Analysis by the Cass Centre for Asset Management Research shows that an annually-rebalanced, risk parity-allocated portfolio of five asset classes – developed and emerging market equities; developed world bonds, commodities, and commercial property – would have produced a yearly return almost identical to that of a simple buy-and-hold, equally-weighted strategy, between 1993 and 2011.
Nevertheless, an equal risk approach may benefit multi-asset portfolios, by reducing overall downside volatility, the study finds. Indeed, a risk parity-allocated strategy would have suffered a maximum drawdown of just 20% over the period, compared with 47% for buy-and-hold.
In contrast, risk parity can increase drawdown when applied within single asset classes – notably in developed world sovereign bonds and equities – but with improved returns. In emerging market equities, risk parity would have returned 9.58% per year, compared with 5.48% for buy-and-hold.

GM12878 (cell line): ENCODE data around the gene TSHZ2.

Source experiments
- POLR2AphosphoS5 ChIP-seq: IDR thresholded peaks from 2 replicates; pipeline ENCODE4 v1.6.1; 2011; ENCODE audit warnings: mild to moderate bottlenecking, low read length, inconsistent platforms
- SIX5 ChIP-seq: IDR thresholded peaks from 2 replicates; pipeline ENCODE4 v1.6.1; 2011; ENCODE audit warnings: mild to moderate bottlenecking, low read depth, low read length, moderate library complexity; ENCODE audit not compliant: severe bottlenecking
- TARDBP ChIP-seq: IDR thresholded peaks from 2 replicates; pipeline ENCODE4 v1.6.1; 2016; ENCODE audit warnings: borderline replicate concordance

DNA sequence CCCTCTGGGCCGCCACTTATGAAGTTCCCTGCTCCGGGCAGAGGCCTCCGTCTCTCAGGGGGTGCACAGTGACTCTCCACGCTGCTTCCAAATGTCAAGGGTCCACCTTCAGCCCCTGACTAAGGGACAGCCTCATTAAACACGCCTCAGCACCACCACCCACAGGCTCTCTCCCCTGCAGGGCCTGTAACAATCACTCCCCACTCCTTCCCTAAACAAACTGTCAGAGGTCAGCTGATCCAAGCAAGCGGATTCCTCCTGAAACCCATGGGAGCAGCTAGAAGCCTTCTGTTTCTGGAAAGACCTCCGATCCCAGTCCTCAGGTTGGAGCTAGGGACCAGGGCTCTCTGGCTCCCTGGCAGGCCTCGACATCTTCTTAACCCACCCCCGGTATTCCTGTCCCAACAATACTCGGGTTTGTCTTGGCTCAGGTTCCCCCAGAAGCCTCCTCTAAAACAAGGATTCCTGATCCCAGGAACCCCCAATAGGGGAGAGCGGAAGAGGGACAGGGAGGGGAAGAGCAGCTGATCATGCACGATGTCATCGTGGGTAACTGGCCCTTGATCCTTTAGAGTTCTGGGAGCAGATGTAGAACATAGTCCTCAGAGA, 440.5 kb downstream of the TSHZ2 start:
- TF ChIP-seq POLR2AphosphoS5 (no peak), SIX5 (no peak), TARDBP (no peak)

In a blog for the City University London website, Andrew Clare, professor of asset management at Cass and a former researcher at the Bank of England, writes that “risk parity does appear to offer something to investors, although it may not be the investment panacea that its proponents claim.”
Andrew Clare’s blog is available here, while a copy of research paper The Trend is Our Friend: Risk Parity, Momentum and Trend Following in Global Asset Allocation can be downloaded here.